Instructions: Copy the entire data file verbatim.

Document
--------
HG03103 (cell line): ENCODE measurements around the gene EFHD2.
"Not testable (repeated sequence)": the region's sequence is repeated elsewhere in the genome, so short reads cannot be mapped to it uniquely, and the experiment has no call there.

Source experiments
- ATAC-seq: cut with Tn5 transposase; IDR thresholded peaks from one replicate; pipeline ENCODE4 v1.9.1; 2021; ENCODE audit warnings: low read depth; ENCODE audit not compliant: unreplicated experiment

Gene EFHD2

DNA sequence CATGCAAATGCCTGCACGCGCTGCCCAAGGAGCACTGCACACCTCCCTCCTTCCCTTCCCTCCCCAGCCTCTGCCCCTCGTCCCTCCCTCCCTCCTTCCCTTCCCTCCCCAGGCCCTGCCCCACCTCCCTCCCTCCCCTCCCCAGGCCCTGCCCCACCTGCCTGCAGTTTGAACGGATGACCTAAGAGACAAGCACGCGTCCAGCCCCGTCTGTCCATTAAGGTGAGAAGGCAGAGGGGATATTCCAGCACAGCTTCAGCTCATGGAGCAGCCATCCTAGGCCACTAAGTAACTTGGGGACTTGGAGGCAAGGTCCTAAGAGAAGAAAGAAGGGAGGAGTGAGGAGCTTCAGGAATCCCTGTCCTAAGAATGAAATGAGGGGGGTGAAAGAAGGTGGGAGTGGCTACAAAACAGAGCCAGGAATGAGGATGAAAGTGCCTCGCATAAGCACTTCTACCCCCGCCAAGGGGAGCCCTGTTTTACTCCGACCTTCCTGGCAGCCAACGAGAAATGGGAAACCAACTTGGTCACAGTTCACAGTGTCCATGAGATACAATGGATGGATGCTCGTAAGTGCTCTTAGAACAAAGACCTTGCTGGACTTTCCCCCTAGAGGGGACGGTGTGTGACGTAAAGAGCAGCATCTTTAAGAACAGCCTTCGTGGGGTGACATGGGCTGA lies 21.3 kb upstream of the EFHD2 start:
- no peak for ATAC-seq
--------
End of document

HG03103 (cell line): ENCODE measurements around the gene EFHD2.
"Not testable (repeated sequence)": the region's sequence is repeated elsewhere in the genome, so short reads cannot be mapped to it uniquely, and the experiment has no call there.

Source experiments
- ATAC-seq: cut with Tn5 transposase; IDR thresholded peaks from one replicate; pipeline ENCODE4 v1.9.1; 2021; ENCODE audit warnings: low read depth; ENCODE audit not compliant: unreplicated experiment

Gene EFHD2

DNA sequence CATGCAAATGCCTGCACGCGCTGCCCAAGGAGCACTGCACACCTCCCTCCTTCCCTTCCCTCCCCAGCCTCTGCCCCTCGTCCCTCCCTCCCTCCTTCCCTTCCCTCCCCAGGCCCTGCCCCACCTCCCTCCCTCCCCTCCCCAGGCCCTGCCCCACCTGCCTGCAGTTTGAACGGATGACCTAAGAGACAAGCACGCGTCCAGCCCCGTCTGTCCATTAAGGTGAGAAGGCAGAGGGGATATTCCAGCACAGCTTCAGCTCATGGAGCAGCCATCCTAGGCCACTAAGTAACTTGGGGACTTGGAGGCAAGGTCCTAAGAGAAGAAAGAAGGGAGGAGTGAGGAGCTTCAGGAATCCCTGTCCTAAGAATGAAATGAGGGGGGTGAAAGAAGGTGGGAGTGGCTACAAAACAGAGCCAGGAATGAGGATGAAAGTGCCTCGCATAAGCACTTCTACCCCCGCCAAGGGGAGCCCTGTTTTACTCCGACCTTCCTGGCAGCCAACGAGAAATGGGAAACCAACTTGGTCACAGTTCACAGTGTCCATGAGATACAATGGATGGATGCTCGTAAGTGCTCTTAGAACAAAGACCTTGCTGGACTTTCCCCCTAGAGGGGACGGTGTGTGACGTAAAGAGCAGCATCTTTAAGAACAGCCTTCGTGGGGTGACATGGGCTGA lies 21.3 kb upstream of the EFHD2 start:
- no peak for ATAC-seq